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You Are Here: A Portable History of the Universe Hardcover – March 3, 2009

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The Upright Thinkers by Leonard Mlodinow
The Upright Thinkers by Leonard Mlodinow
A book for science lovers and for anyone interested in creative thinking and in our ongoing quest to understand our world. Learn more | See similar books
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Editorial Reviews

From Publishers Weekly

Starred Review. Any reader who has avoided science for fear of being overwhelmed will find a friendly guide in Potter, former publisher of Fourth Estate who has a masters in the history and philosophy of science. He addresses the issue head-on by turning the problem into one of scale, taking readers outward in a literary Powers of 10 journey. From meters through kilometers to light-years, Potter takes readers beyond Earth's atmosphere, across the solar system and into deep space, where galaxies gather into vast superclusters. After this headlong rush, Potter offers a quick history of physics and a look at the quarks and gluons at the heart of matter. A quantum mechanics chaser segues into an intimate examination of the Big Bang and stellar formation to the coalescence of our own solar system and, finally, the evolution of life on the speck we call Earth. Giving equal weight to each topic, Potter's steady progression illuminates the ways in which they are all connected. This clear and smoothly written look at the mind-boggling history of everything is both informative and provocative. 10 b&w illus. (Mar.)
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From The New Yorker

Those for whom particle physics and string theory are impenetrable mysteries may not be entirely enlightened by Potter’s genial exegesis of the mysteries of the universe, in which quarks, squarks, and “vibrating lengths of pure energy” are elegantly expounded but remain irreducibly conceptual. Still, he gives a foothold to the floundering with evocative description—“A beard grows a few nanometres in the time taken to raise a razor to the skin”—and with liberal doses of trivia. Among other things, he notes that the moon was formed when a huge planetary collision blew the crust of the earth into the atmosphere, and that the human body contains ten times as many bacterial cells as human ones. Most compellingly, Potter examines the provisional nature of scientific inquiry, in which conjecture can lead to insight and a weakness of a hypothesis can become a strength.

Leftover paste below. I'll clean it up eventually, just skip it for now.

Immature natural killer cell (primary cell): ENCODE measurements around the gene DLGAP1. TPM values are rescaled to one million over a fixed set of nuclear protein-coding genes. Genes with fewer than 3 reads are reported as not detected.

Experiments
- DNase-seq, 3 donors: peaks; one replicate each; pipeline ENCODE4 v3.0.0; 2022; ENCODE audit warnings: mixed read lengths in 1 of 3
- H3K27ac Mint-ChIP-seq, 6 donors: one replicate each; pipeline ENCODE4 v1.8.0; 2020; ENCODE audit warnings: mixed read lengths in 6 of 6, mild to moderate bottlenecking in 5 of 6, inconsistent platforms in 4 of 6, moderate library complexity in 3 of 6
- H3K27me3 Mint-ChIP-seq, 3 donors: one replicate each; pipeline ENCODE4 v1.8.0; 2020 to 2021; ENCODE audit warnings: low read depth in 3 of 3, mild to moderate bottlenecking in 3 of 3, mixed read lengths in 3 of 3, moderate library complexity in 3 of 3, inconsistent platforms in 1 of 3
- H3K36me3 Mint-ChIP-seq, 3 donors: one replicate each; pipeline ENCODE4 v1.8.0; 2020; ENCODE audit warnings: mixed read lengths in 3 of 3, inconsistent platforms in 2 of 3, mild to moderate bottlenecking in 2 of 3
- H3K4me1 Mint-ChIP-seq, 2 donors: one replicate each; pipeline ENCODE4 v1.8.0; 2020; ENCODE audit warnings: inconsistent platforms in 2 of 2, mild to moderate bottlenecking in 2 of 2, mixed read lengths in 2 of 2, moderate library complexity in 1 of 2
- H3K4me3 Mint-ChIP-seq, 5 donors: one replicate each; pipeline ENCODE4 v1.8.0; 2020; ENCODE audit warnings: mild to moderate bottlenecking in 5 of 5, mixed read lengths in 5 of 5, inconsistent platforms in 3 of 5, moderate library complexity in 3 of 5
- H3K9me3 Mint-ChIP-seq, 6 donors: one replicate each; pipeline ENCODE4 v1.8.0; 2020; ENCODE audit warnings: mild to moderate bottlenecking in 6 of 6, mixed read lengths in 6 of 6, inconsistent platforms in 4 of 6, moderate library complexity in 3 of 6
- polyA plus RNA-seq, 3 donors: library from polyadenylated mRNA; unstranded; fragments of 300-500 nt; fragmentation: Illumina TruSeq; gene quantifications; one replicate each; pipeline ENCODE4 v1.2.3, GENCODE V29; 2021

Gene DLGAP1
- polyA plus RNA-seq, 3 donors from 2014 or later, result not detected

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Product Details

  • Hardcover: 304 pages
  • Publisher: Harper; First Edition edition (March 3, 2009)
  • Language: English
  • ISBN-10: 0061137863
  • ISBN-13: 978-0061137860
  • Product Dimensions: 6 x 1 x 9 inches
  • Shipping Weight: 15.2 ounces (View shipping rates and policies)
  • Average Customer Review: 4.2 out of 5 stars  See all reviews (33 customer reviews)
  • Amazon Best Sellers Rank: #1,788,411 in Books (See Top 100 in Books)

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Customer Reviews

Most Helpful Customer Reviews

35 of 38 people found the following review helpful By RBSProds TOP 500 REVIEWERVINE VOICE on March 4, 2009
Format: Hardcover Verified Purchase
Four and a half ADVENTUROUS Stars!! Author Christopher Potter takes us on a short journey across 14 Billion years of time & space using hard science & speculation, unassailable facts & philosophy, while attempting to generally collate a huge amount of up-to-date data into palatable information for the layman. For the most part, he is very successful. This is an intensive and extensive look at our universe and our place in it: "You Are Here". Oddly enough, this book seems to stand on more solid ground than highly technical books because the author is not a scientist and he's explaining things in understandable language from a standpoint of known scientific findings as a 'summary presentation', often viewed through the prisms of philosophy and reason. This voyage takes us from the edge of the universe, which "is not contained in anything" to manmade and natural physical realities (the awesome chapter called "26 degrees of Separation"), to the birth of life and man on earth ("In and Out of Africa"), and beyond. The solar system, the galaxy, billions of galaxies, galactic clusters, super clusters, the Sloan Great Wall, quasars, black holes and more are taken on in plain, but awe-inspiring language. And there are many fascinating earthly & solar system diversions along the way. The book is laden with meaningful quotes, scientific references, previously unknown facts, and amazement at the reality of life and scientific achievements. Instead of being like a dry college lecture in an auditorium, it's more like a wide-ranging after-dinner discussion with a very well-educated friend. Does he gloss over some things? Yes, sometimes dwelling in trivial detail and repetition, but we also become aware of new things such as the existence of the black hole Sagittarius A and the incredible Sloan Great Wall.Read more ›